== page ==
Sangiovese wines often exhibit a pronounced tannic structure, delivering a firm and grippy texture that can be attributed to both the grape variety and the extended skin contact during fermentation. These tannins not only contribute to the wine’s structure but also bestow it with excellent aging potential. With time, the tannins soften, allowing the wine to evolve and develop greater complexity while retaining its inherent elegance. This is why the Brunello di Montalcino DOCG requires a minimum of 4 years aging, including 2 years in barrel and 4 months in bottle. The Riserva takes another year of aging which includes an additional 2 months in bottle.

The Terroir of Montalcino – A Sublime Expression of Complexity

The terroir of Montalcino is a tapestry of diverse microclimates, soils, and altitudes that contribute to the distinctive character of Brunello di Montalcino.
The vineyards of Montalcino are nestled on slopes and plateaus at varying elevations, ranging from 250 to 600 meters above sea level. This diverse topography results in different microclimates within the region, allowing winemakers the opportunity to express different facets of the Sangiovese grape.

The soils in Montalcino are rich and varied, giving Brunello di Montalcino its multifaceted personality. The northern region of Montalcino has soils dominated by limestone and shale, bringing finesse and elegance to the wines. In the central part, clay and marl prevail, imparting structure and depth. In the southern areas, volcanic soils contribute to wines with power and intensity.

The climate of Montalcino plays a crucial role in the ripening of the grapes. Summers are warm and dry, while winters are mild, providing the perfect balance of sun and rainfall. The significant diurnal temperature variation during the growing season helps to retain the grapes’ natural acidity, resulting in wines with vibrant freshness.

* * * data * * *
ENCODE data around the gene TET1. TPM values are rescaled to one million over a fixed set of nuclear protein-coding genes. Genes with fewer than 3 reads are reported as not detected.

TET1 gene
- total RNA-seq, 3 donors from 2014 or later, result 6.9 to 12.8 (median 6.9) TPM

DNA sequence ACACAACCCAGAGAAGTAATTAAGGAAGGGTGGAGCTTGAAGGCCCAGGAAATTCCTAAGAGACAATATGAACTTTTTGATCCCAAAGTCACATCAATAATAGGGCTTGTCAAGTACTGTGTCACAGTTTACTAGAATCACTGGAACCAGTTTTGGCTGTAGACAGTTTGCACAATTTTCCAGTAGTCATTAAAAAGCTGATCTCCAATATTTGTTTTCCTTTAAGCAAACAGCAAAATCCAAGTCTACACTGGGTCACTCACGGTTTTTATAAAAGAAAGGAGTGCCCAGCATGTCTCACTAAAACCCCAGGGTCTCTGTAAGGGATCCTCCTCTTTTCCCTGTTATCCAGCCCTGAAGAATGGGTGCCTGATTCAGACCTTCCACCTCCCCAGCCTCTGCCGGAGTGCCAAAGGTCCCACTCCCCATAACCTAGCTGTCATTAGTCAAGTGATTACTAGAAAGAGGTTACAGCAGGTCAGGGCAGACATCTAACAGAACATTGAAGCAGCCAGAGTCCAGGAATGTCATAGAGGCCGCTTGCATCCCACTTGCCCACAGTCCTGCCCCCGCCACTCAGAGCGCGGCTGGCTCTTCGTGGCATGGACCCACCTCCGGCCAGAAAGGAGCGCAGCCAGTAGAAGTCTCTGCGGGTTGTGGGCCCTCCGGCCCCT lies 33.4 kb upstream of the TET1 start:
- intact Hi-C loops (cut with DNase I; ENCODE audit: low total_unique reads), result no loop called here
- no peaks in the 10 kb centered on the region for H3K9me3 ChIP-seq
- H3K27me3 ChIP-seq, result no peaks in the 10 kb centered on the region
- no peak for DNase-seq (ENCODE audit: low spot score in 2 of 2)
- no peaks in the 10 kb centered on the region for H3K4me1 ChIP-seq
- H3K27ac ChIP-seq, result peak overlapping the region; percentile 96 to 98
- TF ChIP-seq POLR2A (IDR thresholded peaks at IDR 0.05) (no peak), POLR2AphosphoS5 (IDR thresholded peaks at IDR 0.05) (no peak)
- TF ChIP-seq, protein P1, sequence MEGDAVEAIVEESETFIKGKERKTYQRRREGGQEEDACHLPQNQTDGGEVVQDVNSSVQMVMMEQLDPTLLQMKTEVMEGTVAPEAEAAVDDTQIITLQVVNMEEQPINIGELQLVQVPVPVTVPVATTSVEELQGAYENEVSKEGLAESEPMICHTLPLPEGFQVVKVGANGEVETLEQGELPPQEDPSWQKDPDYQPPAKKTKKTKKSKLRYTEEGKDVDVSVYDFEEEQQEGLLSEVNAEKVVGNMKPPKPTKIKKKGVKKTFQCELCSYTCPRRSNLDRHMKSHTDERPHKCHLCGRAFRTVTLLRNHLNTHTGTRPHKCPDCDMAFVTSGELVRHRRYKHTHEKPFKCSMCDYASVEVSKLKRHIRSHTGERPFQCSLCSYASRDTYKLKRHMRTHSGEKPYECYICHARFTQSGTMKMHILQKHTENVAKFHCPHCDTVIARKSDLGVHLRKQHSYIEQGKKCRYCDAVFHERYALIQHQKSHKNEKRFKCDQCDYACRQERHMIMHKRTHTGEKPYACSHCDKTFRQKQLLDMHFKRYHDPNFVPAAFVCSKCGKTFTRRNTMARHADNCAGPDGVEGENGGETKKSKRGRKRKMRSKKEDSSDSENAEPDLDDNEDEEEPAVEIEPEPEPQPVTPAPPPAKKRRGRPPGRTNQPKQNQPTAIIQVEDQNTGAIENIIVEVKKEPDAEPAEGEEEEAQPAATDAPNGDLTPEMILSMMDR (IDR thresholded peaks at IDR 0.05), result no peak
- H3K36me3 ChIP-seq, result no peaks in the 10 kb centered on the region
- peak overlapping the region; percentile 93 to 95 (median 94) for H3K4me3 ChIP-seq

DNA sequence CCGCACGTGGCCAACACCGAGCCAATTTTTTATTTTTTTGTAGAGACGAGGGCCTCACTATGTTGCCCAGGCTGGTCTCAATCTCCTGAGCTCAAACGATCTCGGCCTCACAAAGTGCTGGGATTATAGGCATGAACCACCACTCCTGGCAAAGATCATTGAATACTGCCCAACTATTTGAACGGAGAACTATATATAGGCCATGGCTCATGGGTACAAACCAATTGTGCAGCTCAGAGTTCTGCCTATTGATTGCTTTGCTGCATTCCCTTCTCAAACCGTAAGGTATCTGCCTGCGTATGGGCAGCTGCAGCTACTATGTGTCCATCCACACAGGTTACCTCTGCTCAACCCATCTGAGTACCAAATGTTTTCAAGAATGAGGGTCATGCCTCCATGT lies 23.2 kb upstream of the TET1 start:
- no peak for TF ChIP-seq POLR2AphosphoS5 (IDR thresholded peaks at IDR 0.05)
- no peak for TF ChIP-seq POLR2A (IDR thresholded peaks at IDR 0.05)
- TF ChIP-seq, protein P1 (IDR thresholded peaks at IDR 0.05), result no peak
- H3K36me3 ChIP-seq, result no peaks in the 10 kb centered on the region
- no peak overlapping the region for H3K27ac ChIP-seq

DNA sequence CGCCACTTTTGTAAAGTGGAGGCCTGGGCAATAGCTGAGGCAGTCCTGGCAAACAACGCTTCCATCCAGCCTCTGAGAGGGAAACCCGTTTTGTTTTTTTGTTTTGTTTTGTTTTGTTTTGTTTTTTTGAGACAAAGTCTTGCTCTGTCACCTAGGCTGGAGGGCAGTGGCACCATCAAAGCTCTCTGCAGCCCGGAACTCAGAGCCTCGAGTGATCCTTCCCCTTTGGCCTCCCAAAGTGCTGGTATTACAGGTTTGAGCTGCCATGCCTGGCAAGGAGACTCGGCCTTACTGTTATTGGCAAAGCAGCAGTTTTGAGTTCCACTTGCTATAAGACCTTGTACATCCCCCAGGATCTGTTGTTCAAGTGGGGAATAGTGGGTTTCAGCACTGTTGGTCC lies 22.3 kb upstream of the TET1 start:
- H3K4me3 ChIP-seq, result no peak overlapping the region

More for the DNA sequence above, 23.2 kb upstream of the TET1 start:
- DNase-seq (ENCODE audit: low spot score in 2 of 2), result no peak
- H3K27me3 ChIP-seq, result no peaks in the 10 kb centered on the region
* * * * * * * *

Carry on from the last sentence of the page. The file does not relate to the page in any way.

These factors, combined with the expertise and dedication of the winemakers, shape the flavor profile of Brunello di Montalcino. The wines are characterized by their remarkable complexity, intense aromas, lively acidity, and structured tannins that contribute to their exceptional aging potential.

Preserving Tradition, Embracing Innovation – The Future of Brunello di Montalcino

While rooted in centuries-old traditions, the producers of Brunello di Montalcino embrace innovation and strive for excellence in their winemaking practices. In recent years, there has been a greater emphasis on sustainable viticulture and organic farming methods. Many wineries in Montalcino have adopted practices that respect the environment, ensuring a healthy balance between vineyard management and the preservation of the unique terroir. Over half of them are now certified organic.

Modern winemaking techniques have also allowed winemakers to refine their craftsmanship further. Advances in technology have made it possible to control temperature during fermentation, ensuring optimal extraction of aromas and flavors from the grapes. Precision in oak aging has also become a focus, allowing winemakers to strike a perfect balance between the fruit purity and the subtle influence of oak.

Experiences Around Montalcino – A Perfect Blend of Culture, Gastronomy, Wine, and History

For visitors and wine enthusiasts, a journey to Montalcino offers much more than just a tasting experience. Here, you can immerse yourself in the rich cultural heritage, savor delicious culinary delights, explore the ancient history, and indulge in the stunning beauty of the Tuscan landscape.